1. To assess the effects of lithium in comparison with placebo or other active treatment in alleviating the acute symptoms of a manic or mixed episode in people with bipolar disorder.
2. To review the acceptability and tolerability of treatment with lithium in comparison with placebo or other active treatments in alleviating the acute symptoms of a manic or mixed episode in people with bipolar disorder.
We searched the Cochrane Common Mental Disorders Controlled Trials Register, CENTRAL, MEDLINE, Embase, and PsycINFO. We also searched the World Health Organization trials portal (ICTRP) and ClinicalTrials.gov. We checked the reference lists of all included studies and relevant systematic reviews. We have incorporated studies from searches to 18 May 2018 into the current analyses.
Prospective randomised controlled studies comparing lithium with placebo or alternative drug treatment in treatment of acute mania. We included anyone with bipolar disorder, male and female, of any age.
At least two review authors independently extracted data and assessed methodological quality. We used odds ratios (ORs) to analyse binary efficacy outcomes, and mean differences (MDs) or standardised mean differences (SMDs) for continuously distributed outcomes. We used a fixed-effect model unless heterogeneity was moderate or substantial, in which case we used a random-effects model. We used Review Manager 5 to analyse data. We assessed the certainty of evidence for individual outcomes using the GRADE approach.
We found 36 randomised controlled studies comparing lithium with placebo, one of 12 drugs, or electroconvulsive therapy for treatment of acute mania. Studies included male and female participants (n = 4220), of all ages, who all fitted criteria for a manic episode within the context of a diagnosis of bipolar disorder.
Risk of bias was variable; 12 studies had a high risk of bias in one domain and 27 gave inadequate information on randomisation leading to an 'unclear' rating for selection bias.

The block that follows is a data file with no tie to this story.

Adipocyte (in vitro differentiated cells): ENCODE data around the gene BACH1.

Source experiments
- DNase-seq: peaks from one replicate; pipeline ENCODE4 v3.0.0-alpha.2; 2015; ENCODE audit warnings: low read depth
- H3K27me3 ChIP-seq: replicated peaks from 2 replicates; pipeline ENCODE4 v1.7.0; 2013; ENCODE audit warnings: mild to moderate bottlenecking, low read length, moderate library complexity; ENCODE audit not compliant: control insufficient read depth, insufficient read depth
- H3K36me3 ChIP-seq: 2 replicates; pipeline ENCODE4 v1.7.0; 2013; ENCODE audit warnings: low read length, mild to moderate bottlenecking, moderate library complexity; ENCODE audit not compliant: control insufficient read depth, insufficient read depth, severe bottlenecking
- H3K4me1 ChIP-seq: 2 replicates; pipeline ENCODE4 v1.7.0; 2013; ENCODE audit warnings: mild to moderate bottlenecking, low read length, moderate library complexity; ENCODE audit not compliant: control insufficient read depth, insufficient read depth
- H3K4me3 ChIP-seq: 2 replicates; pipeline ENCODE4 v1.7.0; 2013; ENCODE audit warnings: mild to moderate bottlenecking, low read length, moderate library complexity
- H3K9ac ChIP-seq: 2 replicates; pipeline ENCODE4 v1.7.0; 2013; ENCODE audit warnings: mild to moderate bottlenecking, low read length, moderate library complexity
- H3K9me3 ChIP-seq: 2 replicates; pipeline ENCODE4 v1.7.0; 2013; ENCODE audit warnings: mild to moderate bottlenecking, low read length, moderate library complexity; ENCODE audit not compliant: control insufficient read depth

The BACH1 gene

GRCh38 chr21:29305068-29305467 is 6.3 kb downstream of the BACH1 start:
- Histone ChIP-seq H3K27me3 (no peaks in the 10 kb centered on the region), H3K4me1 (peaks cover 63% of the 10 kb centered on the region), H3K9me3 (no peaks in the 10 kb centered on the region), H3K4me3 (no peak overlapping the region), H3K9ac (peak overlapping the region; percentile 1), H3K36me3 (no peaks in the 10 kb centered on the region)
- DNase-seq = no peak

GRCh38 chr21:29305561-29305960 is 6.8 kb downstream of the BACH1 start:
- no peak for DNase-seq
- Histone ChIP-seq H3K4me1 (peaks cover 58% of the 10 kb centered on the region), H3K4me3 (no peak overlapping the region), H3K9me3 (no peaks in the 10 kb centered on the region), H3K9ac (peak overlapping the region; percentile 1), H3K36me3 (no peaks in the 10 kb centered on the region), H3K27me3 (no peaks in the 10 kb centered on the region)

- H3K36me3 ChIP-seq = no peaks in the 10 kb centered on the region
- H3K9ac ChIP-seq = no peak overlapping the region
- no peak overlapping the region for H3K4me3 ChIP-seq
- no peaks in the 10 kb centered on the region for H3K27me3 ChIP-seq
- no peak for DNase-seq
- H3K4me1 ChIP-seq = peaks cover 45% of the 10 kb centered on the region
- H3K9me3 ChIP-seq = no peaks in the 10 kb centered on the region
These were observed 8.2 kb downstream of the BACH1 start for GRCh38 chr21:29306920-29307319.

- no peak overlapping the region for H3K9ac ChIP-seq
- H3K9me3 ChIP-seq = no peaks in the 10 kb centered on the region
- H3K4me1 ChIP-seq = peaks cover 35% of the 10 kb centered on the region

Lithium versus placebo
High-certainty evidence found that lithium was an effective treatment for acute mania and was more effective than placebo at inducing a response (OR 2.13, 95% confidence interval (CI) 1.73 to 2.63; participants = 1707; studies = 6; I2 = 16%; high-certainty evidence), or remission (OR 2.16, 95% CI 1.73 to 2.69; participants = 1597; studies = 5; I2 = 21%; high-certainty evidence).
Lithium was more likely than placebo to cause tremor (OR 3.25, 95% CI 2.10 to 5.04; participants = 1241; studies = 6; I2 = 0%; high-certainty evidence), and somnolence (OR 2.28, 95% CI 1.46 to 3.58; participants = 1351; studies = 7; I2 = 0%; high-certainty evidence).
There was insufficient evidence to determine the effect of lithium for all-cause dropouts (OR 0.76; 95% CI 0.46 to 1.25; participants = 1353; studies = 7; I2 = 75%; moderate-certainty evidence), and weight gain (OR 1.48, 95% CI 0.56 to 3.92; participants = 735, studies = 3; I2= 51%; moderate-certainty evidence).
Lithium versus antipsychotics or mood stabilisers
For the outcome of inducing a response, there was only very low-certainty evidence regarding lithium compared to haloperidol (MD −2.40, 95% CI −6.31 to 1.50; participants = 80; studies = 3; I2 = 95%), quetiapine (OR 0.66, 95% CI 0.28 to 1.55; participants = 335; studies = 2; I2 = 71%), and carbamazepine (SMD 0.21, 95% CI −0.18 to 0.60; participants = 102; studies = 3; I2 = 0%).
Lithium was probably less likely to induce a response than olanzapine (OR 0.44, 95% CI 0.20 to 0.94; participants = 180; studies = 2; I2 = 0%; moderate-certainty evidence).
Lithium may be less likely to induce a response than risperidone (MD 7.28, 95% CI 5.22 to 9.34; participants = 241; studies = 3; I2 = 49%; low-certainty evidence).
There was no evidence of a difference between lithium and valproate (OR 1.22, 95% CI 0.87 to 1.70; participants = 607; studies = 5; I2 = 22%; moderate-certainty evidence).
There was moderate-certainty evidence that lithium was more effective than topiramate at treating acute mania (OR 2.28, 95% CI 1.63 to 3.20; participants = 660; studies = 1).
Data on adverse events for these comparisons contained too few studies to provide high-certainty evidence.